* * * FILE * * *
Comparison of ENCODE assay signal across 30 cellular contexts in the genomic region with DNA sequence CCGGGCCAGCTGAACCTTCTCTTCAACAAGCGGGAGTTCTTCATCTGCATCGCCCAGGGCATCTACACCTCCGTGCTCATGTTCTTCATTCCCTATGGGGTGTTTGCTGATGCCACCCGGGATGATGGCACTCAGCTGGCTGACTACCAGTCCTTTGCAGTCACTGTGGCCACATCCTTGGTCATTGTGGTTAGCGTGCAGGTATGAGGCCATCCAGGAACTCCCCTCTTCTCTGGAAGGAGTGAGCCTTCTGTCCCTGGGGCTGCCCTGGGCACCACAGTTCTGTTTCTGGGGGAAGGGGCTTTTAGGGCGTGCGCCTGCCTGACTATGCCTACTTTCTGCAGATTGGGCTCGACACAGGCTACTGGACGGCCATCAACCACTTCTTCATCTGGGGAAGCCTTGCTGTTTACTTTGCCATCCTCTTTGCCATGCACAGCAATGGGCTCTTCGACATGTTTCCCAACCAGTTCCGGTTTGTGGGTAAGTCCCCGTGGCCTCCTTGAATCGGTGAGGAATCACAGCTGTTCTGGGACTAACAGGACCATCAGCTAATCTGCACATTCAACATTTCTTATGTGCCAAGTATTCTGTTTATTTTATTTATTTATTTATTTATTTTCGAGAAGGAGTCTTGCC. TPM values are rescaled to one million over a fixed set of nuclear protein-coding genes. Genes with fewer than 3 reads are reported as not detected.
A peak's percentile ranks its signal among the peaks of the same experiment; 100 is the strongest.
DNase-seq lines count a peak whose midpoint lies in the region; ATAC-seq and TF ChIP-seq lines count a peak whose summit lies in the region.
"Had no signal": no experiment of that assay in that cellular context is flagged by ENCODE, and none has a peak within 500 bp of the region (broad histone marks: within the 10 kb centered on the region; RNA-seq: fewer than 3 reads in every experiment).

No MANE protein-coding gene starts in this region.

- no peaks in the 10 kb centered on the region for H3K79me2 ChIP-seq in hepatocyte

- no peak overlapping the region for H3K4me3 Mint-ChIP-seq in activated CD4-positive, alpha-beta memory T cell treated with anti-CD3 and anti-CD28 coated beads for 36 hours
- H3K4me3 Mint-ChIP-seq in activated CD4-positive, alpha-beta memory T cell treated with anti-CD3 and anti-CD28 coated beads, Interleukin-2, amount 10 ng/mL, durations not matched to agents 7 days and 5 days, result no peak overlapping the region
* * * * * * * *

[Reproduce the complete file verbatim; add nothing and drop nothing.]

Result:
Comparison of ENCODE assay signal across 30 cellular contexts in the genomic region with DNA sequence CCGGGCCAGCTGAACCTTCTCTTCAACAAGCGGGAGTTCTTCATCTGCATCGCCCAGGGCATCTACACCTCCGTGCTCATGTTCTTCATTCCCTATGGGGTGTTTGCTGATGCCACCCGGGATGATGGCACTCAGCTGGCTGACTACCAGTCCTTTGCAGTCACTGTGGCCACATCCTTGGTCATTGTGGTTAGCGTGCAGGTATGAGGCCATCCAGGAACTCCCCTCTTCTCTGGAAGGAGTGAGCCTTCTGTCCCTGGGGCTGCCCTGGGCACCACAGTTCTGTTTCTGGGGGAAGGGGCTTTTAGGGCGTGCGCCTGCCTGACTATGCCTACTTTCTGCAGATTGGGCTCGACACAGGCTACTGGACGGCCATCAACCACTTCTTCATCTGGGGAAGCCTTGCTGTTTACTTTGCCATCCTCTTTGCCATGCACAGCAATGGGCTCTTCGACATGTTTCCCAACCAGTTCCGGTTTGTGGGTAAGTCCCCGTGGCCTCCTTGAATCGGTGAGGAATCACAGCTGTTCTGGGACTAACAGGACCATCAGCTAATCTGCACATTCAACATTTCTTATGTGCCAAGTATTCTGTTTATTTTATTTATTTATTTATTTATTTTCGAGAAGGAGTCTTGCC. TPM values are rescaled to one million over a fixed set of nuclear protein-coding genes. Genes with fewer than 3 reads are reported as not detected.
A peak's percentile ranks its signal among the peaks of the same experiment; 100 is the strongest.
DNase-seq lines count a peak whose midpoint lies in the region; ATAC-seq and TF ChIP-seq lines count a peak whose summit lies in the region.
"Had no signal": no experiment of that assay in that cellular context is flagged by ENCODE, and none has a peak within 500 bp of the region (broad histone marks: within the 10 kb centered on the region; RNA-seq: fewer than 3 reads in every experiment).

No MANE protein-coding gene starts in this region.

- no peaks in the 10 kb centered on the region for H3K79me2 ChIP-seq in hepatocyte

- no peak overlapping the region for H3K4me3 Mint-ChIP-seq in activated CD4-positive, alpha-beta memory T cell treated with anti-CD3 and anti-CD28 coated beads for 36 hours
- H3K4me3 Mint-ChIP-seq in activated CD4-positive, alpha-beta memory T cell treated with anti-CD3 and anti-CD28 coated beads, Interleukin-2, amount 10 ng/mL, durations not matched to agents 7 days and 5 days, result no peak overlapping the region